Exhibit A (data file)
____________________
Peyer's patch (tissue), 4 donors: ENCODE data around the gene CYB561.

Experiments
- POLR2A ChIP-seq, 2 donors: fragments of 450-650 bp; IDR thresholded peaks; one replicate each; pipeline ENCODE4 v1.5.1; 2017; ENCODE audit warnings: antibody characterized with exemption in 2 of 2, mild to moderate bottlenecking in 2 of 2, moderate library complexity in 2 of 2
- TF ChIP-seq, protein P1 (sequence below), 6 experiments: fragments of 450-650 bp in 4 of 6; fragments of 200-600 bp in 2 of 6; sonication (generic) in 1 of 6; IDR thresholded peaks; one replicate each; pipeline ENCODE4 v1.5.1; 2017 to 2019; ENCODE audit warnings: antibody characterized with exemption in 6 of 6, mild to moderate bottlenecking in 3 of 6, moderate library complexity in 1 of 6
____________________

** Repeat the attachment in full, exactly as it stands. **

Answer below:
Peyer's patch (tissue), 4 donors: ENCODE data around the gene CYB561.

Experiments
- POLR2A ChIP-seq, 2 donors: fragments of 450-650 bp; IDR thresholded peaks; one replicate each; pipeline ENCODE4 v1.5.1; 2017; ENCODE audit warnings: antibody characterized with exemption in 2 of 2, mild to moderate bottlenecking in 2 of 2, moderate library complexity in 2 of 2
- TF ChIP-seq, protein P1 (sequence below), 6 experiments: fragments of 450-650 bp in 4 of 6; fragments of 200-600 bp in 2 of 6; sonication (generic) in 1 of 6; IDR thresholded peaks; one replicate each; pipeline ENCODE4 v1.5.1; 2017 to 2019; ENCODE audit warnings: antibody characterized with exemption in 6 of 6, mild to moderate bottlenecking in 3 of 6, moderate library complexity in 1 of 6